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Tanana Valley State Fair blew it by halting rappers in middle of their set

  • Author: Dermot Cole
    | Opinion
  • Updated: August 16, 2016
  • Published August 16, 2016

On Aug. 13, rappers Starbuks, left, and Bishop Slice, describe their banishment from the Tanana Valley State Fair during an interview on KWRK-LP, a radio station in Fairbanks. (Flyn Ludington photo)

FAIRBANKS — If the Tanana Valley State Fair hopes to attract Alaska artists next year it will need to resolve the pointless controversy it created by halting the performance of two rappers, kicking them off the stage and out of the fairgrounds on Thursday, Aug. 11.

This has created a community backlash against the fair, spread by social media in the form of an 11-minute video that has already been viewed 75,000 times, which is close to what the fair draws in a good week.

The fair took a small step in the right direction Tuesday night when its volunteer board of directors said it "recognizes and sincerely apologizes" for the incident and to "those who may have been offended."

"The board understands the issues involved and the sensitivities expressed by all parties. Corrective steps are being taken to develop, revise and implement policies and procedures necessary to avoid any similar future situation," the board said in a statement emailed to the Fairbanks Daily News-Miner.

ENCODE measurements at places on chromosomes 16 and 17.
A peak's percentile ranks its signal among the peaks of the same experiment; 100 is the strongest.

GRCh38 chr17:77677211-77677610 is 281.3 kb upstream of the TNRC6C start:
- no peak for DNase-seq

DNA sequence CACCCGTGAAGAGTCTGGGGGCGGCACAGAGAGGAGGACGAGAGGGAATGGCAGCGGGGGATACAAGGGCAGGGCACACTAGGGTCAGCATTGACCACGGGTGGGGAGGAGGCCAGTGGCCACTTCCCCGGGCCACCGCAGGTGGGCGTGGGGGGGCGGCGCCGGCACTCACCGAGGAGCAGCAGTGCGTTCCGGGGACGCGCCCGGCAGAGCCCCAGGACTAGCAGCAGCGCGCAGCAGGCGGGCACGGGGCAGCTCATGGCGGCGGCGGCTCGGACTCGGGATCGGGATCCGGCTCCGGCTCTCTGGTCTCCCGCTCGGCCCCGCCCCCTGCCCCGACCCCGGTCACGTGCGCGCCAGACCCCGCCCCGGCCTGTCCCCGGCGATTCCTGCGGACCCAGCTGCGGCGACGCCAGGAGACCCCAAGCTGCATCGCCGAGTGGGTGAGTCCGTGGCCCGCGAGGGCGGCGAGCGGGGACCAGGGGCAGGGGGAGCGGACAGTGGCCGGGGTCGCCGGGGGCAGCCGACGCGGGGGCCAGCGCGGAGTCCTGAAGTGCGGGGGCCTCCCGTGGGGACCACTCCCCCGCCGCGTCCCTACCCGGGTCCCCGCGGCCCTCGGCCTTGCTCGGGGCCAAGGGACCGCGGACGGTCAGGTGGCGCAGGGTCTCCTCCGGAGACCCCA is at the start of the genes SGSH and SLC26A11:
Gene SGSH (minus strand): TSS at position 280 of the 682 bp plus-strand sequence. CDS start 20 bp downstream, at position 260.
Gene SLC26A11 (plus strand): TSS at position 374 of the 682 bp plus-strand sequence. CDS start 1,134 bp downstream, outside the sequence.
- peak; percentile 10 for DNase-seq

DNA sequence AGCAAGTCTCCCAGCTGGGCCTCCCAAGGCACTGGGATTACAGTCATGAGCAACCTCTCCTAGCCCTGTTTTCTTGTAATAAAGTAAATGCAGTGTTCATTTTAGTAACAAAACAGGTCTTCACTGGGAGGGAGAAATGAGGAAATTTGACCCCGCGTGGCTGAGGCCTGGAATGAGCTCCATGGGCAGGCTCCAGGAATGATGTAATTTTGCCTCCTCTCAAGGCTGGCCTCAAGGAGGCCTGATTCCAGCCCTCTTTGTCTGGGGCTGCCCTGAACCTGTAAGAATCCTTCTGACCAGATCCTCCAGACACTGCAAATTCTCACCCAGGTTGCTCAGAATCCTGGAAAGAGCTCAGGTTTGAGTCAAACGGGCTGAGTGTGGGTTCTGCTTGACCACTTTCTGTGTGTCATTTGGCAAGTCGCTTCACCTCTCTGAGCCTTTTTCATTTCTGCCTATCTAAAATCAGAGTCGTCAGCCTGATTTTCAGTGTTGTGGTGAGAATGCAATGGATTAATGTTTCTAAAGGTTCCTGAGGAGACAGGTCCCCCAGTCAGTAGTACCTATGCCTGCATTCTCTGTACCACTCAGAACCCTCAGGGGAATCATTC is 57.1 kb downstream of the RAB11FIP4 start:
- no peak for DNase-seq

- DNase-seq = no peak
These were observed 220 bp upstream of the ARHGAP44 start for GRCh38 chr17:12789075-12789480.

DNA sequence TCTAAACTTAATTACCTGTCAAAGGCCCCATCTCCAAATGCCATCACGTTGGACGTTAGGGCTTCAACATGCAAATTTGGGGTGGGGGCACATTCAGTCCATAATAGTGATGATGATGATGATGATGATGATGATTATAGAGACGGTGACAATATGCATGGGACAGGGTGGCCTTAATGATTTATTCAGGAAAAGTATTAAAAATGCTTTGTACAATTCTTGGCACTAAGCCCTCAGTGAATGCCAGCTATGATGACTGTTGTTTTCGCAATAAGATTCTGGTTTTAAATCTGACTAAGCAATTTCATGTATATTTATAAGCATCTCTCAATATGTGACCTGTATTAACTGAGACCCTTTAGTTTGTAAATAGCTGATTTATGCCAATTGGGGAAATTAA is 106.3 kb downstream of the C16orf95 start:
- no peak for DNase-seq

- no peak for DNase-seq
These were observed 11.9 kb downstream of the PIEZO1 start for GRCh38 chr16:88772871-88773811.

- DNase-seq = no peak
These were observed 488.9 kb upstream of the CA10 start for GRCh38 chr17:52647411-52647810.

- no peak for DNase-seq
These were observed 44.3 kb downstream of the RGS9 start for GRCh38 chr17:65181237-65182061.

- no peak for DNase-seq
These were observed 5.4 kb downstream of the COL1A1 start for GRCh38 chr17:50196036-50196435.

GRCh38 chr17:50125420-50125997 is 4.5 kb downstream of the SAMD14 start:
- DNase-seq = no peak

The conciliatory statement helps, but by not directly addressing the ousted artists and apologizing instead to "those who may have been offended," this won't end the controversy.

The two rappers, one African-American and one Alaska Native, were not swearing, insulting listeners or inciting violence. By all accounts, "Bishop Slice," aka Julian Lillie, and "Starbuks," aka Michael Cofey, did nothing to warrant the insulting and embarrassing treatment.

The live Facebook video by Cofey, which consisted of him asking questions about why they were being removed and escorted off the fairgrounds by security, has done serious damage to the Tanana Valley State Fair.

While Cofey did use the word "crackers" at one point and dropped an F-bomb, otherwise he handled this situation in a responsible manner. I can't say the same for TVSF General Manager Joyce Whitehorn.